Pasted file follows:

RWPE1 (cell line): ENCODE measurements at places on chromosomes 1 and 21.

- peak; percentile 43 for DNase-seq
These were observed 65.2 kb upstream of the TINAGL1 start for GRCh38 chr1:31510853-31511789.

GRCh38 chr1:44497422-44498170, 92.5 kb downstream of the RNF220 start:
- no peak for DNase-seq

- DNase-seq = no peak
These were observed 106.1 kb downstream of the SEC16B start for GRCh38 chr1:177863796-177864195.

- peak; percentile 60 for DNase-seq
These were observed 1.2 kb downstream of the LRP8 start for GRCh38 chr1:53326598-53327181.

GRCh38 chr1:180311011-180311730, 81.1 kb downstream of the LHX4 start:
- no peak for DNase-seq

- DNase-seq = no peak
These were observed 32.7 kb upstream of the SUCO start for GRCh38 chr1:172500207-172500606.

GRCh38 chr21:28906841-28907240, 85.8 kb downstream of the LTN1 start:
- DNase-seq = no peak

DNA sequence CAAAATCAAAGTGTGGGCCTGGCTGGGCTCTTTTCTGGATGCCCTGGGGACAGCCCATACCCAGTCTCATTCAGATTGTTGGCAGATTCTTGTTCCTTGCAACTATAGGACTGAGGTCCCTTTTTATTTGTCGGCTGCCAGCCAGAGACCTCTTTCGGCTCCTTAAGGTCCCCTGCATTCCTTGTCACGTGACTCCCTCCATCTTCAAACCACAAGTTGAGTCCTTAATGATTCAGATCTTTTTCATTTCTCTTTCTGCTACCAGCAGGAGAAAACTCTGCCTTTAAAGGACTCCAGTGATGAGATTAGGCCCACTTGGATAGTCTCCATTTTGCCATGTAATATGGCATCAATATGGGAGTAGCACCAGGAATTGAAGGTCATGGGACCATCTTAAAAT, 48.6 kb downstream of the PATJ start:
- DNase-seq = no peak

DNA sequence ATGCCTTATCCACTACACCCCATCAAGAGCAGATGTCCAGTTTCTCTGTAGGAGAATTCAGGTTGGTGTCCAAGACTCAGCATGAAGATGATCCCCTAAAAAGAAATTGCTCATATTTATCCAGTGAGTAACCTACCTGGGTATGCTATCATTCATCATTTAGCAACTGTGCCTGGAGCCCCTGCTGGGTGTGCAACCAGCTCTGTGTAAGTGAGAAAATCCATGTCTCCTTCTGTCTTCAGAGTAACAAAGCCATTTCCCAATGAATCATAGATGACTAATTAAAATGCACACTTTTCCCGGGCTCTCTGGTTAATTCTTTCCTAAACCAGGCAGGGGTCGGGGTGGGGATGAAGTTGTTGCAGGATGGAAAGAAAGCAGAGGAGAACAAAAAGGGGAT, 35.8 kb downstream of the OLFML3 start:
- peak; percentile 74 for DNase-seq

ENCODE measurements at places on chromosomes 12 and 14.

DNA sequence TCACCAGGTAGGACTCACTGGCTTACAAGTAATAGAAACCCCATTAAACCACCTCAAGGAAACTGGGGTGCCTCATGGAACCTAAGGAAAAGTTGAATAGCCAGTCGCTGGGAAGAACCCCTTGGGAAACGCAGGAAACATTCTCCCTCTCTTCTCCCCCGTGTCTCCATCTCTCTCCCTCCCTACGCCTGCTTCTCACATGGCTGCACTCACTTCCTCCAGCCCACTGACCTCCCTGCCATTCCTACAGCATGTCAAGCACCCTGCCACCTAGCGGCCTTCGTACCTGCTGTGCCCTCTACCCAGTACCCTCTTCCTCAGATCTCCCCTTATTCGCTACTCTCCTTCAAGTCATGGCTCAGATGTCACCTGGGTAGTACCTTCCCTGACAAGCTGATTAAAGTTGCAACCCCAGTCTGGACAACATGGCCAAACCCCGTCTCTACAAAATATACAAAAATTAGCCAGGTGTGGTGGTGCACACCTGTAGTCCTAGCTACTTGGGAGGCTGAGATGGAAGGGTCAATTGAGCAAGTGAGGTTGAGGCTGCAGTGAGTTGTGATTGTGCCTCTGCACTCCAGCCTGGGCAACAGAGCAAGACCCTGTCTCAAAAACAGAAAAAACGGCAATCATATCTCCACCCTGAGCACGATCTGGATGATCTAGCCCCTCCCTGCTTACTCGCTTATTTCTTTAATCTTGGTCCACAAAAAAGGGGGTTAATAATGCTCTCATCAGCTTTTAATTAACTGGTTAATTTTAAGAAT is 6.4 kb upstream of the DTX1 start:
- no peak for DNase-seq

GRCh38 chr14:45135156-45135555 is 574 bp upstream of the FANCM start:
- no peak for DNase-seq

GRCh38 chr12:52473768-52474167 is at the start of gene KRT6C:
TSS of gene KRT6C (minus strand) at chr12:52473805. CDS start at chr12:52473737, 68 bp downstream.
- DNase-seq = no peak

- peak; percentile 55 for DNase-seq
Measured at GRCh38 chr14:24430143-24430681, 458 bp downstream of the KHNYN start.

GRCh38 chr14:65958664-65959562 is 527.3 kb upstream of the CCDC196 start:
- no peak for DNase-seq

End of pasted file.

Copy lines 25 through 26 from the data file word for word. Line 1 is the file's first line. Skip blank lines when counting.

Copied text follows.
GRCh38 chr12:52473768-52474167 is at the start of gene KRT6C:
TSS of gene KRT6C (minus strand) at chr12:52473805. CDS start at chr12:52473737, 68 bp downstream.